I suppose everyone who’s ever traveled very long or very far from home has had two epiphanies in common:
- All my life, I never knew __________ was wonderful.
- All my life, I never knew __________ was pathetic.
You travel from the US to the UK and suddenly become very aware of the life-changing delight of clothes dryers. Who knew? I can’t wait to go home and do the laundry. On the other hand, you realize you’ve completely misunderstood the significance of 4 o’clock in the afternoon. Afternoon tea, where have you been all my life?
Traveling reminds me that the world is both very small and enormous; that nowhere is so far from home that it can’t be crossed off the bucket list, but that a lifetime of exploration would be insufficient to see the world’s wonders; that there are so many little things taken for granted; and above all, that I am not Home yet. Trying on destinations is like trying on outfits– “Does this one fit? Not quite, it’s a little tight here… How about this one? Nope, too loose.”
If only we could piece together a collage of all the best spots, set a table with only the best dishes, order up days of perfect weather… but of course, we can’t. So we learn to laugh under the umbrella, pile on a sweater when it’s colder than it should be, spill onto the floor when we run out of chairs, frame a poster of mountains when we’re stuck in the suburbs.
We are still abroad in the UK. Yesterday we took the kids to visit Olney, home of John Newton, a place we’d visited before and wanted them to see. Last time we were here, we started in William Cowper’s house (now a museum), wandered through his garden, followed his footsteps through the guinea orchard where he and Newton walked. We rounded a bend and saw Newton’s vicarage, and lo and behold, it was for sale. Our guide explained that she’d like to see it turned into a dedicated place for study and retreat, for pastors to spend time, or writers, for pilgrims to learn about the author of “Amazing Grace” and imbibe a bit of his theology. Would we be interested in making that happen?
Of course, it was a brilliant idea, but we knew it wasn’t meant to be. (Little did we know then that we’d be embarking on a similar adventure now, not in England, but back home. Choices always feel awfully binary when you can’t grasp God’s bigger imagination.)
At the time, it was a blue sky, a bright and hazy possibility. We walked on, down the street to Newton’s church, and lo and behold, they were looking for a new minister. We laughed, vision of another kind of life opening up before us. What would it be like to live in this quaint town, serve in this beautiful church? We walked down a narrow street between stately homes to the meadow by the Great Ouse River, and dreamed. What would it be like to raise children here, let them run free in these fields?
Yesterday we retraced our steps down that street, this time with the kids. Time, of course, has rolled by since we were last here, and any different kind of life we might have given our children is moot. It was a misty sort of day, breezy, and as we stood there watching the wildflowers sway under the church spire I felt such a pang–that life flows faster than the water of the river, that forks in the road long gone can’t be revisited.
My kids will never grow up in an English village or on a North Carolina beach or even in a Rocky Mountain cabin. They have grown up in our ordinary house on an ordinary street in an ordinary town. And I felt, as I often have, a stab of regret that I haven’t given them a different kind of life.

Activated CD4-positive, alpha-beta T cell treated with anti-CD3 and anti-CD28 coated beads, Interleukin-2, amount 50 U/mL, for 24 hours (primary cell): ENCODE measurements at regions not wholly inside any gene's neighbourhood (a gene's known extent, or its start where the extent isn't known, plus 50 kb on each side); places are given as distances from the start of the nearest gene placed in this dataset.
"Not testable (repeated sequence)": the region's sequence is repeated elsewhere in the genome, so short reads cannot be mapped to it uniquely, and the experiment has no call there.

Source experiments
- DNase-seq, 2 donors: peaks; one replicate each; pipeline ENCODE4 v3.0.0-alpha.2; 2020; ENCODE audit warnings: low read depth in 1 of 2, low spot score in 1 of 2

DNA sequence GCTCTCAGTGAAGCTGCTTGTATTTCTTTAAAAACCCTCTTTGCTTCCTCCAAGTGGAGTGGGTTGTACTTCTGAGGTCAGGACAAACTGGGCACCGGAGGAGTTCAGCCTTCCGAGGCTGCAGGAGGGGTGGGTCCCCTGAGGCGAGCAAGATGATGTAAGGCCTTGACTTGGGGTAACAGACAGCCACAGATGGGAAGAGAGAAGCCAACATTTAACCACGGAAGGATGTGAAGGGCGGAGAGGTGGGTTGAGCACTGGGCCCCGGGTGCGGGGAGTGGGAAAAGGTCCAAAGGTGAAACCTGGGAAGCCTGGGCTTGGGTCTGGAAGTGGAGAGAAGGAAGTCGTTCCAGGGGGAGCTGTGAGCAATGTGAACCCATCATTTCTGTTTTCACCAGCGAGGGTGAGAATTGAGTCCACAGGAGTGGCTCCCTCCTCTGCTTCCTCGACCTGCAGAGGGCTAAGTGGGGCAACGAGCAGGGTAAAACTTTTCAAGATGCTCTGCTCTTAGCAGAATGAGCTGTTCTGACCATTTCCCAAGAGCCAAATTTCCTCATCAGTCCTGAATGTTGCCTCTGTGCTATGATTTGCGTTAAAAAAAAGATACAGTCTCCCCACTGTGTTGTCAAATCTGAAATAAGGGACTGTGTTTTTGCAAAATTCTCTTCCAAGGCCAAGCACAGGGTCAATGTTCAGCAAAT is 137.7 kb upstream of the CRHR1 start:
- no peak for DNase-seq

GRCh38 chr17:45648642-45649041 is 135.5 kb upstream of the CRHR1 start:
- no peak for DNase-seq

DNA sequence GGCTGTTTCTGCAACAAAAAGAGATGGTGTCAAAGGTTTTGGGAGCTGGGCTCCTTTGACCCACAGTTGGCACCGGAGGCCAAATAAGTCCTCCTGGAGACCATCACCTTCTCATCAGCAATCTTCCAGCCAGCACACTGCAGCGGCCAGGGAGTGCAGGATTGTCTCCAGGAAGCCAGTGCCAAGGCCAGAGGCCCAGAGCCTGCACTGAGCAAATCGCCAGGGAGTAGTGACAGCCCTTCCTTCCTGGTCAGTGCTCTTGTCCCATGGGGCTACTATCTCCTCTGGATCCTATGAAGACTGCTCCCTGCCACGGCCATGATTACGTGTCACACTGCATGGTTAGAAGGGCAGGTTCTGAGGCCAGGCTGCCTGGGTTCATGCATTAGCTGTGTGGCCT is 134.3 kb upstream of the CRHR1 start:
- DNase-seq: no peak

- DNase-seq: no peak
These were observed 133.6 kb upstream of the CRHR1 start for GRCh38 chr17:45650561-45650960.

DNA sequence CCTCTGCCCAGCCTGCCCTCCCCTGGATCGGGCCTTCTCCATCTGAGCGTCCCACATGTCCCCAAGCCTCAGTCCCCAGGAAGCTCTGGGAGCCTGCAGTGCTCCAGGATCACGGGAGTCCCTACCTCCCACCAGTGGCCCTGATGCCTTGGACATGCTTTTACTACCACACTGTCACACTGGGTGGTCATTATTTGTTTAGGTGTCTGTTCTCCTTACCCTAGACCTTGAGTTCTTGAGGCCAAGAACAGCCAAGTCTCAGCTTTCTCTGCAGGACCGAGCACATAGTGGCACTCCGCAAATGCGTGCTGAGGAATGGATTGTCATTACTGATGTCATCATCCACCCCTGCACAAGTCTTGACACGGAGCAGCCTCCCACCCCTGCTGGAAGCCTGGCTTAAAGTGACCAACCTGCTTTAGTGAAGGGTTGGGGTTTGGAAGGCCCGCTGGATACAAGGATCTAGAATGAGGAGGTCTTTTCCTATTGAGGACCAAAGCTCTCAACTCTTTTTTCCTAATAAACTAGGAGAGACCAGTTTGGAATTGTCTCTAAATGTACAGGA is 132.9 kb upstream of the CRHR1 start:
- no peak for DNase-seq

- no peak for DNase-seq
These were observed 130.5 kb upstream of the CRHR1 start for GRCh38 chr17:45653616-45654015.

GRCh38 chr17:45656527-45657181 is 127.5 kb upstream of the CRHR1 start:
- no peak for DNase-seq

But then, watching our youngest run through the field, I remembered something G.K. Chesterton said:
Because children have abounding vitality, because they are in spirit fierce and free, therefore they want things repeated and unchanged. They always say, ‘Do it again’; and the grown-up person does it again until he is nearly dead. For grown-up people are not strong enough to exult in monotony. But perhaps God is strong enough to exult in monotony. It is possible that God says every morning, ‘Do it again’ to the sun; and every evening, ‘Do it again’ to the moon. It may not be automatic necessity that makes all daisies alike; it may be that God makes every daisy separately, but has never got tired of making them. It may be that He has the eternal appetite of infancy; for we have sinned and grown old, and our Father is younger than we.
Someday perhaps we will grow young again. Not here, of course. We can’t turn back the clock. But maybe of the million different homes we might have had, the different lives we might have lived, we’ll still get a taste. Maybe our young Father, one day making us new and young again, will plunk us down in a wonderland and let us run and leap like wild children, let us explore with untiring legs, bright eyes, imagination aflame.
Maybe we haven’t missed out after all.
How many lifetimes would it take to cross all of the best places off the bucket list? How many lifetimes can fit into eternity?
So we travel. We add to our scrapbook pictures of the places we saw streak by from the window of a moving train, places just out of reach that we’d love to explore. We taste new fruits and wonder how many we’ve been missing. We see all of the better ways people do things and come home with a list of things to improve. And none of it’s wasted. It’s just delicious enough to make us hungry, just beautiful enough to make us wistful, just foreign enough to make us long for home.
As I believe John Newton himself was known to quote, an old Scottish pastor named Thomas Boston once said,
The traveler acts unwisely, who suffers himself to be so allured with the conveniencies of the inn where he lodgeth, as to make his necessary departure from it grievous…. Walk through the world as pilgrims and strangers…. then we are ready for heaven, when our heart is there before us.